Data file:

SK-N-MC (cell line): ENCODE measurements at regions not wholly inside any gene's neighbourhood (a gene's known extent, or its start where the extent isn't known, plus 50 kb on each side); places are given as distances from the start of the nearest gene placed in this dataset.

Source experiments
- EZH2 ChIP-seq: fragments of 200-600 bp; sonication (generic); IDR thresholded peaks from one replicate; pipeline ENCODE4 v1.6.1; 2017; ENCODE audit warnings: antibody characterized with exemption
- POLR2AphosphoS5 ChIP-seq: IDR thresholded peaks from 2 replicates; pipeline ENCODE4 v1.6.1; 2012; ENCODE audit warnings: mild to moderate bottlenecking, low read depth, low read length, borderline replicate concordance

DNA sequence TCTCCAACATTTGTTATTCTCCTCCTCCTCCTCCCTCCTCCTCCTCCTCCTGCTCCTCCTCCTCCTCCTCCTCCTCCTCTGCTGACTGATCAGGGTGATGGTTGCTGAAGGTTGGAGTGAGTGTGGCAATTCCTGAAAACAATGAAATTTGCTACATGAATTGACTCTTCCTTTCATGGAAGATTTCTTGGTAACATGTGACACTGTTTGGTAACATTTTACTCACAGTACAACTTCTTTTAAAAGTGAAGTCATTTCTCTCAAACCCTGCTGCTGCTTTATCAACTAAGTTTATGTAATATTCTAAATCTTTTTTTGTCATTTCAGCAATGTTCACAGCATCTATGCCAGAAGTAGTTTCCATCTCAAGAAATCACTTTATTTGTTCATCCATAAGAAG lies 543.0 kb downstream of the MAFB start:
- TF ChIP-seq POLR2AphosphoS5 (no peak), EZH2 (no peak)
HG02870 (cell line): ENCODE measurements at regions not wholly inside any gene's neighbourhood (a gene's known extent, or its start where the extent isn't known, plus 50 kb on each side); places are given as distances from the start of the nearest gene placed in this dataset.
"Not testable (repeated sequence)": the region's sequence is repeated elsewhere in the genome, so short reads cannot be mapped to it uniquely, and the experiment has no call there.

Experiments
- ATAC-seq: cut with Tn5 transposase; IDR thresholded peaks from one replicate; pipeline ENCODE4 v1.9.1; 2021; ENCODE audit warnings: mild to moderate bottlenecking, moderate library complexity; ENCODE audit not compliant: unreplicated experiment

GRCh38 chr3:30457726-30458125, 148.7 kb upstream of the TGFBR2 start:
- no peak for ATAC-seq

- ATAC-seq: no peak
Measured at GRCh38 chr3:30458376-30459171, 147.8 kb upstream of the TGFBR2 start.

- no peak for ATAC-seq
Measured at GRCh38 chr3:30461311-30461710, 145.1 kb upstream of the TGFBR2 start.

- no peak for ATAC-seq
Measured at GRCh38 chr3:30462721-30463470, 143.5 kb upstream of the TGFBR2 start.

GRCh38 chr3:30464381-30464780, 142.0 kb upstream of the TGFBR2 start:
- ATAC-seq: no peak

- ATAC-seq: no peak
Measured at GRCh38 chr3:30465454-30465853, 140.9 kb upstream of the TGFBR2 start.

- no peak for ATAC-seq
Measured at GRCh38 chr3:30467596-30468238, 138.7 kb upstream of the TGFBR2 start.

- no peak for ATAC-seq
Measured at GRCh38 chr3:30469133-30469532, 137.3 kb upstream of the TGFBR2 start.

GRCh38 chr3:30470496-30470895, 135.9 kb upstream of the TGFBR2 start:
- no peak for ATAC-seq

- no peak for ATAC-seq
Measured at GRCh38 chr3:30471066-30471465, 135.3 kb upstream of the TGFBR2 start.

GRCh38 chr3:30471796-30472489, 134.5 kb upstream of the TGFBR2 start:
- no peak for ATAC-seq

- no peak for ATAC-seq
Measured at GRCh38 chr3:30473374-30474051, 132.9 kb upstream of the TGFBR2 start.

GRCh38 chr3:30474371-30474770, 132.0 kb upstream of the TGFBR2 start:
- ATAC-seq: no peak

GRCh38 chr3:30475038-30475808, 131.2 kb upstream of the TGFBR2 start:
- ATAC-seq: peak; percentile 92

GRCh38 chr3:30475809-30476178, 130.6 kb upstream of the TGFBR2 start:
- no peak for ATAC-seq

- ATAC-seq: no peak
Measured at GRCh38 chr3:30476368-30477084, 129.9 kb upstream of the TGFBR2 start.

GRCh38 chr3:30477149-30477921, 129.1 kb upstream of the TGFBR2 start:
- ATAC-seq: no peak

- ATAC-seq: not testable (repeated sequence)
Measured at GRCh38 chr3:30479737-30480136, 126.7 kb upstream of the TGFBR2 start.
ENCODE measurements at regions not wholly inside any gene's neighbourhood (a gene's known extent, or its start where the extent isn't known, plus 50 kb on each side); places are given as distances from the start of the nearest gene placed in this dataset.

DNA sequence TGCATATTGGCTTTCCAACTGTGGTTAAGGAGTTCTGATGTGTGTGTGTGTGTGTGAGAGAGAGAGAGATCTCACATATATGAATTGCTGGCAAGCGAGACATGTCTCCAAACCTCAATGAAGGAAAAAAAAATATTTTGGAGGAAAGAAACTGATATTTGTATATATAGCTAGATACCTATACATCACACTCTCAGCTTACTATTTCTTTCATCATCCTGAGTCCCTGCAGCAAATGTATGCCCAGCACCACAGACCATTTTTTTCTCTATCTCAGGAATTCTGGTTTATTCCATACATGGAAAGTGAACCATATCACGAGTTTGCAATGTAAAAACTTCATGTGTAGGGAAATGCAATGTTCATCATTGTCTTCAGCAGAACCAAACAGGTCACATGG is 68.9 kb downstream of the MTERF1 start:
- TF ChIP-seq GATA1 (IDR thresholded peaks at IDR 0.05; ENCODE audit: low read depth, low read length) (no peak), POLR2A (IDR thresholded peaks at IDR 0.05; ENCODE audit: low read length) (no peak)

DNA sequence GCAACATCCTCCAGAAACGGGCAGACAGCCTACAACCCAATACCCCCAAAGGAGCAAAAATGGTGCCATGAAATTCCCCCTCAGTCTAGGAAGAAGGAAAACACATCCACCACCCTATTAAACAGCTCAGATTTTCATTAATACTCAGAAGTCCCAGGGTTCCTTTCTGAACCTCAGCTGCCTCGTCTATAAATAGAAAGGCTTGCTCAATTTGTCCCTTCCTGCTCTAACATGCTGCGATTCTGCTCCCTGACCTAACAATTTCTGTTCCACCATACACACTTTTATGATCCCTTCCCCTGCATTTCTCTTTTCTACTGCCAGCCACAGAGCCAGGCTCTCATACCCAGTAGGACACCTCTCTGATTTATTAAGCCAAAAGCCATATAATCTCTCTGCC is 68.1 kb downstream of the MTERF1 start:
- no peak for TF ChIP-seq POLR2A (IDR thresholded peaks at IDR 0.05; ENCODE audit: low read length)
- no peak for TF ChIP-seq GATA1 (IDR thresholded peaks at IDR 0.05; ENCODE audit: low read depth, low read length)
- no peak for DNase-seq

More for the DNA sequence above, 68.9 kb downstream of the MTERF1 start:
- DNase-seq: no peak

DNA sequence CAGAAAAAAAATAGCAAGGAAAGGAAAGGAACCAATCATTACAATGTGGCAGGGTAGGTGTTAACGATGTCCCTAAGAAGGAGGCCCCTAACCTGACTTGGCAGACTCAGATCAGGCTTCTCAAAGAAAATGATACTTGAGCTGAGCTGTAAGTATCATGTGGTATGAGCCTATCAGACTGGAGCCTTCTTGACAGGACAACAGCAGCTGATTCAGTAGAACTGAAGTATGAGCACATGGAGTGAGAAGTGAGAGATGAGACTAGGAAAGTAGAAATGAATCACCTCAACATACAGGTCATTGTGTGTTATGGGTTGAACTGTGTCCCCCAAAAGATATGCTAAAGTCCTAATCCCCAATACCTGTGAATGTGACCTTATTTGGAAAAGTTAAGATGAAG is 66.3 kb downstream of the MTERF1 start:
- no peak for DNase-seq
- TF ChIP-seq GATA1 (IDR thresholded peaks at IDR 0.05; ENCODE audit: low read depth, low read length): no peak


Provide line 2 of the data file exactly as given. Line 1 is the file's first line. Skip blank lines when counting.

Source experiments